Brian: [00:12:29] Oh gosh.
Phillip: [00:12:30] Everyone's yelling at the radio right now... Film before A New Hope I'm having to google for it. It's terrible.
Brian: [00:12:39] No, it's after New Hope. It's between A New...
Phillip: [00:12:42] No, it's before A New Hope.
Brian: [00:12:44] No it's not. It's between that and...
Phillip: [00:12:46] The one with Jyn, the one with Jyn Erso... What's the name of I know the name of it... Oh Rogue One.
Phillip: [00:12:53] God. I need my my brain on a Friday. My gosh. So at the end of Rogue One, spoiler alert. Oh I've got, you know I've gotta put in, "Chris put in spoiler alert.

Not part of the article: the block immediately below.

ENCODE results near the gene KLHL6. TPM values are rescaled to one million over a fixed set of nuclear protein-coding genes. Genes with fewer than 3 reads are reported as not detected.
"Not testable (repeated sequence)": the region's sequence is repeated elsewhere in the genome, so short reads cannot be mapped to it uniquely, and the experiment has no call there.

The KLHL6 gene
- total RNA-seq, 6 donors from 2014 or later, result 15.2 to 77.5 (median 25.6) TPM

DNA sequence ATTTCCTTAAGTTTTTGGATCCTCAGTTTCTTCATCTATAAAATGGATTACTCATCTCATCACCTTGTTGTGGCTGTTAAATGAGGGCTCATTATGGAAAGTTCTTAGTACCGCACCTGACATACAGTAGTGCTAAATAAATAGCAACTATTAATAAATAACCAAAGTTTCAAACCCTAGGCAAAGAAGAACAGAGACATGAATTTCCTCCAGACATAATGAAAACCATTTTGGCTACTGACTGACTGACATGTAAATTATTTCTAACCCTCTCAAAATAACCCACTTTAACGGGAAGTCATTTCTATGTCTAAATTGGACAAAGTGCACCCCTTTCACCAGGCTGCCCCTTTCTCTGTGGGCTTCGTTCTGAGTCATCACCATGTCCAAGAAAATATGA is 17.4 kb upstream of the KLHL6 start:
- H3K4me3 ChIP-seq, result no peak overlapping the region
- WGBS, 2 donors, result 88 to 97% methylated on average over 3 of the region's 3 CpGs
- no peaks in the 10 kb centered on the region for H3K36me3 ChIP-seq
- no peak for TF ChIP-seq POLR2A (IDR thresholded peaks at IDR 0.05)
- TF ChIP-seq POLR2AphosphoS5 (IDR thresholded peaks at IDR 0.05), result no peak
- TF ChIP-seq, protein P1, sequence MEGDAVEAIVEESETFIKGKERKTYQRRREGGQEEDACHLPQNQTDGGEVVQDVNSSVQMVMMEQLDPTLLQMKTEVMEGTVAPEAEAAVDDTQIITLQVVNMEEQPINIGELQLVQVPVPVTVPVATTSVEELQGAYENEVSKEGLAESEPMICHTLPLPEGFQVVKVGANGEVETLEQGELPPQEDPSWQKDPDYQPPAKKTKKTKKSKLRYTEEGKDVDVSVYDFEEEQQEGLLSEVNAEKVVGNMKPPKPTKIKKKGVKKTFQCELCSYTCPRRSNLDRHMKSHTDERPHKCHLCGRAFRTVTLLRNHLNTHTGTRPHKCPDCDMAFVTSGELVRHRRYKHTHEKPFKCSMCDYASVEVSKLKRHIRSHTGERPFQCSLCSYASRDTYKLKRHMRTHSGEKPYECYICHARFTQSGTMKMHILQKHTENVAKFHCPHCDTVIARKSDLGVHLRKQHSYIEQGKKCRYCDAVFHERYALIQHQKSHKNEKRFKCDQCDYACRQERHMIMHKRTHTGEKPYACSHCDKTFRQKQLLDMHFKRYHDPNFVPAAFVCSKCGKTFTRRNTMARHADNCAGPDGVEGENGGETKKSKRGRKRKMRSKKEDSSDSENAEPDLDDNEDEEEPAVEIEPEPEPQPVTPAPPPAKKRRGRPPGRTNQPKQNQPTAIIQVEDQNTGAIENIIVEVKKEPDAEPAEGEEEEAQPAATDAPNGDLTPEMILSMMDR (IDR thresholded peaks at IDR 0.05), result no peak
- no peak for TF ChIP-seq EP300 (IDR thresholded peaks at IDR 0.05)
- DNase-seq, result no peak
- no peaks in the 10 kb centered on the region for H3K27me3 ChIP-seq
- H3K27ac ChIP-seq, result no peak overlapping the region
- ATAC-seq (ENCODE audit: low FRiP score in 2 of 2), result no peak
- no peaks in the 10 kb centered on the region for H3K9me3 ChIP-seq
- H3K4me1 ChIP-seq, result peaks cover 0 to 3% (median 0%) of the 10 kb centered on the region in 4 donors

Brian: [00:13:11] This is the Spoiler Commerce.
Phillip: [00:13:12] So yeah. So apparently if you haven't seen the movie, sorry, at the very end the last shot in Rogue One is a digital recreation of Carrie Fisher as Princess Leia turning around someone says, "Oh what was the thing that we just received?" You know because they had to get this, you know they had to get those plans for the Death Star off the planet, and they send it at the last second to an Imperial or to a, you know a Rebel ship which turns out to be you know, Princess Leia's ship, and they say, "Oh what did you what did we get?" And she says, "Hope." Right? But it's the it's a dead eye, scary looking Carrie Fisher. It's not the live Carrie Fisher. It's not even live Carrie Fisher like de-aged, like they did to Samuel L. Jackson in the Marvel movies. It's just a dead, lifeless, scary looking version of Carrie Fisher. And when the Corridor Crew show you the deep fake version of that that's modeled from all of the originals trilogy from Carrie Fisher's performance there, it's terrifyingly good.